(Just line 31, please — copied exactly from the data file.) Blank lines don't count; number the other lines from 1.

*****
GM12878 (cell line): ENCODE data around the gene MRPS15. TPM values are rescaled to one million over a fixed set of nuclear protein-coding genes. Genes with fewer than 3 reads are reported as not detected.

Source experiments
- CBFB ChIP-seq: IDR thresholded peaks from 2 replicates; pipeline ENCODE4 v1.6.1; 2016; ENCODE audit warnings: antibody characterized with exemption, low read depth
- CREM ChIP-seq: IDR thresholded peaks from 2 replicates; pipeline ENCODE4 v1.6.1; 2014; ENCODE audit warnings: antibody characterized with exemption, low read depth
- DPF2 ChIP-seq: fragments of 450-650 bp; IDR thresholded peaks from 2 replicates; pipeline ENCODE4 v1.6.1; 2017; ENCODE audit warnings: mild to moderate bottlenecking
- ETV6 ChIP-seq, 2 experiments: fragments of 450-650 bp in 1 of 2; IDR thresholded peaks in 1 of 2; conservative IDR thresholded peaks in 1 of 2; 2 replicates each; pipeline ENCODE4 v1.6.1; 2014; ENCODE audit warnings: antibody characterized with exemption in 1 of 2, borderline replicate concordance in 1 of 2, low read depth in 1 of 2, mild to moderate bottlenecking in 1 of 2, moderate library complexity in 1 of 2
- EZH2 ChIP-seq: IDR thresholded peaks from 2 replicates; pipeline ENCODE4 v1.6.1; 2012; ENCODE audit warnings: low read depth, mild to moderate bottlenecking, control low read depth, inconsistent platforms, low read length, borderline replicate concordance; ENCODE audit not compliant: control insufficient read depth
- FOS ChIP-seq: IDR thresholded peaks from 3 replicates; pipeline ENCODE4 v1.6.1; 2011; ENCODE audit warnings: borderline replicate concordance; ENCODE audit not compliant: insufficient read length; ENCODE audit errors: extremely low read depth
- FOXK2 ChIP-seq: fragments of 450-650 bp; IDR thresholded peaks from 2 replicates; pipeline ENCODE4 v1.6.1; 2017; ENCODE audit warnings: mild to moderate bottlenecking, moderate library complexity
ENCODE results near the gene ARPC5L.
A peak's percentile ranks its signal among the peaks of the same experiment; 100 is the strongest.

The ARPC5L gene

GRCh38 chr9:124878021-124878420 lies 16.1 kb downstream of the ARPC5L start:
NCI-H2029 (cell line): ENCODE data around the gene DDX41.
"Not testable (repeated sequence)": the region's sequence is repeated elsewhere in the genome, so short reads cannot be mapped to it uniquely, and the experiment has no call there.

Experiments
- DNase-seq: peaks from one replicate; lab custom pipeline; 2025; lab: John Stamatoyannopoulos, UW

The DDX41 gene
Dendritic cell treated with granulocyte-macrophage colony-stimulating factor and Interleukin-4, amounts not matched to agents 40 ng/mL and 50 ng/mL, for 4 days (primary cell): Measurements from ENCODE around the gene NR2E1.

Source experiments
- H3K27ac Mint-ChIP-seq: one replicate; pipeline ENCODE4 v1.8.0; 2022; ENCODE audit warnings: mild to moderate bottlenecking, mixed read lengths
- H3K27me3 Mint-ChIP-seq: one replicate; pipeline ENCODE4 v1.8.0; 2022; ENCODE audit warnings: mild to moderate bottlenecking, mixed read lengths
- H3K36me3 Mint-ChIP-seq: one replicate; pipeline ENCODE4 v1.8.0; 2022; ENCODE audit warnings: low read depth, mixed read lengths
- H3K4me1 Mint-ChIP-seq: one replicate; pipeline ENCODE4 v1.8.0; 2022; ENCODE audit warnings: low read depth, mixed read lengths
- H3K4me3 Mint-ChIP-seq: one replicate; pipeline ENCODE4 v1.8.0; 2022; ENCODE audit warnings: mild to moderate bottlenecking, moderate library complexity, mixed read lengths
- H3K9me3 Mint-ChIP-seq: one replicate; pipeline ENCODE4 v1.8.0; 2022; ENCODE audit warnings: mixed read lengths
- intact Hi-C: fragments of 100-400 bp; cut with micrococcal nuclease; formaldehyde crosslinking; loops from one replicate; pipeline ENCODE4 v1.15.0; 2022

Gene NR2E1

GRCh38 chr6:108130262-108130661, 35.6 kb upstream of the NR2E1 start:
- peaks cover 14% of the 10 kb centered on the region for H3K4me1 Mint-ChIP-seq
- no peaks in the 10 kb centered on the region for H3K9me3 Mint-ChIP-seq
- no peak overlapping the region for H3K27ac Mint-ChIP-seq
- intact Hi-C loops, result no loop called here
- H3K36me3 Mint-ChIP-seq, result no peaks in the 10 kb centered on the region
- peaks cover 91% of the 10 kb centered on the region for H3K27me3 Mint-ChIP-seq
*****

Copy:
- no peaks in the 10 kb centered on the region for H3K9me3 Mint-ChIP-seq